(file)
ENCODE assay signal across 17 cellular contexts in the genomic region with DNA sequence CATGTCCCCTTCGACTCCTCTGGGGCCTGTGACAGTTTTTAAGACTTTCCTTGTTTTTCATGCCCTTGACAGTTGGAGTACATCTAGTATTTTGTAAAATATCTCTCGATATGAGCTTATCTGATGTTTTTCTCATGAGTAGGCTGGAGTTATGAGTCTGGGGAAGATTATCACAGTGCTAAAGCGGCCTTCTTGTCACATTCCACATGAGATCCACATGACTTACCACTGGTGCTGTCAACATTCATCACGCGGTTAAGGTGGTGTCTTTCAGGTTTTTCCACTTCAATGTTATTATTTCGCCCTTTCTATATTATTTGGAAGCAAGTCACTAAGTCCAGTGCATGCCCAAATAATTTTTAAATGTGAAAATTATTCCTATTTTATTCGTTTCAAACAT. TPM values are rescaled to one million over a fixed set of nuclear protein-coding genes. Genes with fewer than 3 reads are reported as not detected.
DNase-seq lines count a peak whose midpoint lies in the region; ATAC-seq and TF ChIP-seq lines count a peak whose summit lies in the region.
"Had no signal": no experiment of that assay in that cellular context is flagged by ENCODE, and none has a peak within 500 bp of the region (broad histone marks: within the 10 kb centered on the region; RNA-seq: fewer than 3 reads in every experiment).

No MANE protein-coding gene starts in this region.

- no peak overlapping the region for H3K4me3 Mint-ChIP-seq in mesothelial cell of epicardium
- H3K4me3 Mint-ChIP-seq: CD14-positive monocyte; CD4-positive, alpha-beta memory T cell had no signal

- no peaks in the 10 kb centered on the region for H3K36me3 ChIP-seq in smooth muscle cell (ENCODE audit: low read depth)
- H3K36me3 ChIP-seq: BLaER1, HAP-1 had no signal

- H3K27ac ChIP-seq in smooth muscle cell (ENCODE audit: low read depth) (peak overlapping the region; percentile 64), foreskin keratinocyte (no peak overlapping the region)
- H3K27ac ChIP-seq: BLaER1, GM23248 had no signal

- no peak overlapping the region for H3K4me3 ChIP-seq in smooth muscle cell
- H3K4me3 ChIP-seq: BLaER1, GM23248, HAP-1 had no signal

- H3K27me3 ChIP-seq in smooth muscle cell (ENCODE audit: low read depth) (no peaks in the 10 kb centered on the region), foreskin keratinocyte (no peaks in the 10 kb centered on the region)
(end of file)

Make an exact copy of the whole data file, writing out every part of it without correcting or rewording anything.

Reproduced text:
ENCODE assay signal across 17 cellular contexts in the genomic region with DNA sequence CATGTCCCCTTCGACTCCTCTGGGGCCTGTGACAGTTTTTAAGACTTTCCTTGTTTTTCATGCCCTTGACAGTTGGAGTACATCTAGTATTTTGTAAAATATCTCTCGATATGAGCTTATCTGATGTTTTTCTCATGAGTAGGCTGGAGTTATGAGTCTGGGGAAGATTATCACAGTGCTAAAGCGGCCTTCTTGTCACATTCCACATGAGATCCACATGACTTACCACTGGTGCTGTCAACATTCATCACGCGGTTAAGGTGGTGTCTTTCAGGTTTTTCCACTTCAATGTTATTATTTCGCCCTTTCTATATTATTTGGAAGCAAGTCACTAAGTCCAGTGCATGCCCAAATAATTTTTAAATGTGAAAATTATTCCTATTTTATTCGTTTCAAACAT. TPM values are rescaled to one million over a fixed set of nuclear protein-coding genes. Genes with fewer than 3 reads are reported as not detected.
DNase-seq lines count a peak whose midpoint lies in the region; ATAC-seq and TF ChIP-seq lines count a peak whose summit lies in the region.
"Had no signal": no experiment of that assay in that cellular context is flagged by ENCODE, and none has a peak within 500 bp of the region (broad histone marks: within the 10 kb centered on the region; RNA-seq: fewer than 3 reads in every experiment).

No MANE protein-coding gene starts in this region.

- no peak overlapping the region for H3K4me3 Mint-ChIP-seq in mesothelial cell of epicardium
- H3K4me3 Mint-ChIP-seq: CD14-positive monocyte; CD4-positive, alpha-beta memory T cell had no signal

- no peaks in the 10 kb centered on the region for H3K36me3 ChIP-seq in smooth muscle cell (ENCODE audit: low read depth)
- H3K36me3 ChIP-seq: BLaER1, HAP-1 had no signal

- H3K27ac ChIP-seq in smooth muscle cell (ENCODE audit: low read depth) (peak overlapping the region; percentile 64), foreskin keratinocyte (no peak overlapping the region)
- H3K27ac ChIP-seq: BLaER1, GM23248 had no signal

- no peak overlapping the region for H3K4me3 ChIP-seq in smooth muscle cell
- H3K4me3 ChIP-seq: BLaER1, GM23248, HAP-1 had no signal

- H3K27me3 ChIP-seq in smooth muscle cell (ENCODE audit: low read depth) (no peaks in the 10 kb centered on the region), foreskin keratinocyte (no peaks in the 10 kb centered on the region)